- how people can respond to a natural disaster, such as an earthquake;
- ways in which the location and distinctive features of Greece and the Athens region (including everyday life) compare and contrast with those of other places studied;
- about place-specific patterns of continuity and change (including different perspectives on issues in the news, as well as ways in which modern-day Greece compares and contrasts with its past).
By the end of Year 5, children should be able to:
- interpret a range of maps and aerial views of Athens, Greece and the Mediterranean region and apply this information to their understanding of it (e.g. when arguing the case for tourism in the Mediterranean);
- look critically at a topical issue in this region, raising questions about it, considering the reliability of sources and exploring and evaluating a range of viewpoints;
- use globes and atlases to identify the location of Greece and the Mediterranean;
- use and apply appropriate vocabulary when describing the location and distinctive features of mountains, volcanoes, earthquakes, the Mediterranean, Greece and Athens.
By the end of Year 6, children should know:
- the location and principal features of the UK and their local region when seen at a range of scales, from the global to the immediately local;
- ways in which human processes (such as economic and political processes, the distribution of energy, land use, settlement and change) operate within the UK and their local region;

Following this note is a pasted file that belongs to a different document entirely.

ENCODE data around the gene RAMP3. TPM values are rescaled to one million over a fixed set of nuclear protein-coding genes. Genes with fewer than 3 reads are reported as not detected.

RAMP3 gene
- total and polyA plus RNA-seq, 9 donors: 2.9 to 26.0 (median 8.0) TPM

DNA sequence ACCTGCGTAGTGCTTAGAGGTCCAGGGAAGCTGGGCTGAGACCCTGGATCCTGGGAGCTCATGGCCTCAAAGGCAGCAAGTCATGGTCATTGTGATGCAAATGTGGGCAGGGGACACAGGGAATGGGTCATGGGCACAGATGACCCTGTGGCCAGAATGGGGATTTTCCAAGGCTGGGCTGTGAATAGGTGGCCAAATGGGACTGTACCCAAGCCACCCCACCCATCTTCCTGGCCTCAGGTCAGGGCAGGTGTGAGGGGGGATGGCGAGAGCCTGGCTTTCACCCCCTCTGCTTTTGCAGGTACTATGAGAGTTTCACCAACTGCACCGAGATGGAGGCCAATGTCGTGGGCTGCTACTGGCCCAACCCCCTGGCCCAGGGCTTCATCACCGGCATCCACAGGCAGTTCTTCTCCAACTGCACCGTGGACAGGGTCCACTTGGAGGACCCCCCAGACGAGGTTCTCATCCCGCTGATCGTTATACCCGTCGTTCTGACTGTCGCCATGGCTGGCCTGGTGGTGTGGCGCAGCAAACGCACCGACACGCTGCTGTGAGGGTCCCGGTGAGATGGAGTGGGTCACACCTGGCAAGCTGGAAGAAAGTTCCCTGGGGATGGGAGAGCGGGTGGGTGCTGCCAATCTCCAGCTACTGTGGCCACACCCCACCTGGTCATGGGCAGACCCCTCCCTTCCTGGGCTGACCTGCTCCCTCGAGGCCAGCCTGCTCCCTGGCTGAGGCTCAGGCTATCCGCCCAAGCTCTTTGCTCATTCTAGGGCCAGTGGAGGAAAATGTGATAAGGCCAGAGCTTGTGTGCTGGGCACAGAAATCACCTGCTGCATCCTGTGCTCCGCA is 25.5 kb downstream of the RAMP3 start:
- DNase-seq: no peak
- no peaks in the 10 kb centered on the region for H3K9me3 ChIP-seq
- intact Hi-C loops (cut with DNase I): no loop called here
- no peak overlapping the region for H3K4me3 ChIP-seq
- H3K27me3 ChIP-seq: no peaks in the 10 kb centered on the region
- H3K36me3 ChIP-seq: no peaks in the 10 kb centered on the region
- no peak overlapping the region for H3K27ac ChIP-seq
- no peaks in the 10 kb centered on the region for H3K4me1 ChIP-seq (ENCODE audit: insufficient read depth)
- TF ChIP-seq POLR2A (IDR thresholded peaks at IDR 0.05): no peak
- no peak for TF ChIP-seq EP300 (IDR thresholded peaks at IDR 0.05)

- ways in which the location and physical geography of the UK and their local region impact on (and are impacted by) human activity in the region;
- ways in which the location and distinctive features of the UK and their local region compare and contrast with those of other places studied.
By the end of Year 6, children should be able to:
- interpret a range of maps of the UK and the local region and apply this information to their understanding of it;
- use maps and supporting information to route-plan a tourist trip around the capital cities of the UK;
- use fieldwork to collect and critically evaluate data from a range of viewpoints about the local region, how it meets people’s needs, and how it might change;
- use and annotate Ordnance Survey maps, including the use of grid references, in order to present arguments about change in the local region;
- use appropriate vocabulary when describing key information about the UK and the local region to external audiences.
In addition, children should have had the opportunity, in every year group, to further develop and secure their locational and place knowledge and geographical vocabulary. They should have had the opportunity to further develop, use and apply their skills of enquiry and fieldwork (including the use of data and map work), and to do so with a greater degree of confidence and independence. They should have continued to make regular use of globes and atlases, including considering some of the key questions and choices involved in their construction and creation. This should have taken place through opportunities within other subjects, via ‘geography in the news’ and/or through additional dedicated fieldwork days that include a degree of independent investigation.